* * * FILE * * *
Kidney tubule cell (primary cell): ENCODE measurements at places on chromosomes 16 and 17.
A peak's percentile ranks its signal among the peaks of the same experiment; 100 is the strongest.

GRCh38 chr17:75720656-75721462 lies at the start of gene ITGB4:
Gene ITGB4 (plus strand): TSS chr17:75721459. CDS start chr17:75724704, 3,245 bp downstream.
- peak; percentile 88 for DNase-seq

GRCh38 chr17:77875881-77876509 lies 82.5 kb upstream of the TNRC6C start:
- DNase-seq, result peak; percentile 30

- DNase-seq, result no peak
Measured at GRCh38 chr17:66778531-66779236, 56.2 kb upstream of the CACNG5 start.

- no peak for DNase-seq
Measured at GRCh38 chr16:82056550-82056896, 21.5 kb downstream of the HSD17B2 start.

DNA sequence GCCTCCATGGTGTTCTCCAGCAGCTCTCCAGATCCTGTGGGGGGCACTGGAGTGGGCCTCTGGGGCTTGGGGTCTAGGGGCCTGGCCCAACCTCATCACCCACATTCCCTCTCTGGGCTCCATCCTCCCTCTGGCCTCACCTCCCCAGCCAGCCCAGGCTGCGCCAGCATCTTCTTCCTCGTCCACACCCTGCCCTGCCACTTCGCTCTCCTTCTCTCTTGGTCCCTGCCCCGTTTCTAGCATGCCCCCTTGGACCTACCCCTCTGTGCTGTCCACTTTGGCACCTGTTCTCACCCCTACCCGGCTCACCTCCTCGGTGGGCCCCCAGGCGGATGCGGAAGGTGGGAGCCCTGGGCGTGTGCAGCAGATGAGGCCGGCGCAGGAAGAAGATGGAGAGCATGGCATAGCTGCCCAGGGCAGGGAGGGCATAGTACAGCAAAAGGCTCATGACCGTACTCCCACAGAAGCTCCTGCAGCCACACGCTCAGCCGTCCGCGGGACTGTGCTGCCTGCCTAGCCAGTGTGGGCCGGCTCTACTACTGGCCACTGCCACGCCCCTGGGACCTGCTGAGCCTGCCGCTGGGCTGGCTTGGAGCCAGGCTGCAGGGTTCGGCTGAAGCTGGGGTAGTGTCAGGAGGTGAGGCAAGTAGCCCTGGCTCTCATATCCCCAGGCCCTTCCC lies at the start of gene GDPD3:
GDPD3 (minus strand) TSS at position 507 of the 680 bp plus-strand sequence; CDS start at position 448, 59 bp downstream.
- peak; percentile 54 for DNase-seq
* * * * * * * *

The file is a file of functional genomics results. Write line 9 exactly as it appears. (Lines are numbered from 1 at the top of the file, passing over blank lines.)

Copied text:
Measured at GRCh38 chr17:66778531-66779236, 56.2 kb upstream of the CACNG5 start.